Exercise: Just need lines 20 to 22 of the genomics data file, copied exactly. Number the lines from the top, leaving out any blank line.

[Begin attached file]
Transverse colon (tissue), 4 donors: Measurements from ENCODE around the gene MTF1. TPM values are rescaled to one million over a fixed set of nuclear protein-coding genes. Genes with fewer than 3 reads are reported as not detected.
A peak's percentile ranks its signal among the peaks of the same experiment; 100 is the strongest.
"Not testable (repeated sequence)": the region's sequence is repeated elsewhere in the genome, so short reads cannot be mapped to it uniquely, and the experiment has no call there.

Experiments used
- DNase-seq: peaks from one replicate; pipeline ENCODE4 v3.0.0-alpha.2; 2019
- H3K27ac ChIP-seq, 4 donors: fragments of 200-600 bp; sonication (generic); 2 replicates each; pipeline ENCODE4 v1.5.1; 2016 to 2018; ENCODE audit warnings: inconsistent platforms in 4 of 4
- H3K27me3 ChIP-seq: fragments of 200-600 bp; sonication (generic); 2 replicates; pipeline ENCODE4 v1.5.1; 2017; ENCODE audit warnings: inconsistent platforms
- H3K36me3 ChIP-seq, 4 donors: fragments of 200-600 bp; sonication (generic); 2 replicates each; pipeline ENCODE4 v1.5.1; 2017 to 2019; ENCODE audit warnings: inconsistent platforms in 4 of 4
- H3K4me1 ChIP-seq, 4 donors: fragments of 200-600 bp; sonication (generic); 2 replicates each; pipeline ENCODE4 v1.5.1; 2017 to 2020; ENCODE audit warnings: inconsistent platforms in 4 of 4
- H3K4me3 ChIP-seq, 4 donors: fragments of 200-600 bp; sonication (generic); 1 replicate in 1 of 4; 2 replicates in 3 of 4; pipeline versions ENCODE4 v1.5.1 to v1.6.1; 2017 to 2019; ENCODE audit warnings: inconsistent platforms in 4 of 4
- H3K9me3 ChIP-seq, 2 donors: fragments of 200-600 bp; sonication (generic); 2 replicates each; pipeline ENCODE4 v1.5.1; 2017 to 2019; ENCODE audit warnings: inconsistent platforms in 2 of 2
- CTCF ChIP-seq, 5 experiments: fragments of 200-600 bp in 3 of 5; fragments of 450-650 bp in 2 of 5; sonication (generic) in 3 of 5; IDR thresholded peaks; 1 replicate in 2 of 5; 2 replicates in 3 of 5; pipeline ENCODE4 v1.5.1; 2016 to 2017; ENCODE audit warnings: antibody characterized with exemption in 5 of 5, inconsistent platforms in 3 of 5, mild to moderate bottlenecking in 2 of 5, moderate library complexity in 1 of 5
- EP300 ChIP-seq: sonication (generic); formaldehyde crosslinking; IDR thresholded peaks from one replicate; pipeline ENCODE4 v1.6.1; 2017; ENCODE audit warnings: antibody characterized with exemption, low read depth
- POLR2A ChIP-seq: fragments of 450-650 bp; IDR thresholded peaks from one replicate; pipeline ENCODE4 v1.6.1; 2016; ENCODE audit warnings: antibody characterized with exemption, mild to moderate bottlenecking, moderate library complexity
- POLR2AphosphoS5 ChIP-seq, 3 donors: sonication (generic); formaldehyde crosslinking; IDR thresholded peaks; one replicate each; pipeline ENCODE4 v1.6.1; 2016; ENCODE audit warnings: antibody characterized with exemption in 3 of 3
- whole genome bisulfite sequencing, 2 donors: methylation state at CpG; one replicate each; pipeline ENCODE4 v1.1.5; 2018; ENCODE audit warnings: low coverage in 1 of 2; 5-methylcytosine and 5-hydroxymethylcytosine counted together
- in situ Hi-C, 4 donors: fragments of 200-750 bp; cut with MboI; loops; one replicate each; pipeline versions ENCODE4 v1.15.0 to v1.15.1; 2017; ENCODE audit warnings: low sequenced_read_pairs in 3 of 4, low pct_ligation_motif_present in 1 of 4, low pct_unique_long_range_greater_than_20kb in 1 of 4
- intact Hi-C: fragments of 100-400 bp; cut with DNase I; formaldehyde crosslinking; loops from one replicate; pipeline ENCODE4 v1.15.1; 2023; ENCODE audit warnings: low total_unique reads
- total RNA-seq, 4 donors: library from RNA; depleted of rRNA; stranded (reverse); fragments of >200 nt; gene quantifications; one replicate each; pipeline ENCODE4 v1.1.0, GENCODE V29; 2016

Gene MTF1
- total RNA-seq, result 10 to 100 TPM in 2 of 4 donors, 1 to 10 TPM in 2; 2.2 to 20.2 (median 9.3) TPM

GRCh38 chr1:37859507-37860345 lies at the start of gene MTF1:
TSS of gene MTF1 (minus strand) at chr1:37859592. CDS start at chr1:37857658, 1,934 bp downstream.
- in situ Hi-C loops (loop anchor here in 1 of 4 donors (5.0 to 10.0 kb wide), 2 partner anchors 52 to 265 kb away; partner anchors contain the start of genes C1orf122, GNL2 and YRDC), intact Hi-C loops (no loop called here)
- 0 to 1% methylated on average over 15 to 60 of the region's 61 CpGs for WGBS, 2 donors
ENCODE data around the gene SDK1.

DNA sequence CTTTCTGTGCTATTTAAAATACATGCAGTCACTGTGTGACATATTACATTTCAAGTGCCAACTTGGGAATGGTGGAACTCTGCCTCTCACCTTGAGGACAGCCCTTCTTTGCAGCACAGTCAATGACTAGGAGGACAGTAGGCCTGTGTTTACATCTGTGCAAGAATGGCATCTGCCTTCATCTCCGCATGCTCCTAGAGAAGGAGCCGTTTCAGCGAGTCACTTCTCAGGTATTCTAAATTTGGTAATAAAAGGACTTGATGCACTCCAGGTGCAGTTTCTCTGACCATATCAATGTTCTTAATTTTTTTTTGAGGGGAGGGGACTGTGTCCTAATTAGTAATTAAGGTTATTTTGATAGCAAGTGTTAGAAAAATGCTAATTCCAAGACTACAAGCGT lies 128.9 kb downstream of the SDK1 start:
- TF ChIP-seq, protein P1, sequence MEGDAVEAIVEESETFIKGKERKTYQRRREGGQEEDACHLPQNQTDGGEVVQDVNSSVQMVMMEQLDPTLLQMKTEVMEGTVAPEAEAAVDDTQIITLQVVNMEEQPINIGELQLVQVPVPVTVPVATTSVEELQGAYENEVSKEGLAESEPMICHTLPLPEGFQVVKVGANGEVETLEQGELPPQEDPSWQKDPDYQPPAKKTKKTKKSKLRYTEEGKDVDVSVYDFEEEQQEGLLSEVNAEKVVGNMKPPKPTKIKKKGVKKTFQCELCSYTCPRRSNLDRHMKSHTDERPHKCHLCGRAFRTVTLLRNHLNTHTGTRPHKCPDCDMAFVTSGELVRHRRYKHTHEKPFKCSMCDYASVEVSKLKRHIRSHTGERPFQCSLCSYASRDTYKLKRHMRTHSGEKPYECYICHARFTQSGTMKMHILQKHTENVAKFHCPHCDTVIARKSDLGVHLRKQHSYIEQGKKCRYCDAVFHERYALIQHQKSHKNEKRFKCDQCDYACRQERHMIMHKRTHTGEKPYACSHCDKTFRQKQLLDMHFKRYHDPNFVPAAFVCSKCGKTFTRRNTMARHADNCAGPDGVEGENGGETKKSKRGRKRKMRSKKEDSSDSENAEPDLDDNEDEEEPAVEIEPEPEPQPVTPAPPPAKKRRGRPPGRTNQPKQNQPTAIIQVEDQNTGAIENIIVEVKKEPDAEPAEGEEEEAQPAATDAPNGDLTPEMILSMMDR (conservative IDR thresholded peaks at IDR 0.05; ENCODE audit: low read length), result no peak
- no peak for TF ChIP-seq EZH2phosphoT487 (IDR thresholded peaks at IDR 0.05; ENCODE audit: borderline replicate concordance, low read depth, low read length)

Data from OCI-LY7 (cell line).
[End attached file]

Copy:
Gene MTF1
- total RNA-seq, result 10 to 100 TPM in 2 of 4 donors, 1 to 10 TPM in 2; 2.2 to 20.2 (median 9.3) TPM

GRCh38 chr1:37859507-37860345 lies at the start of gene MTF1: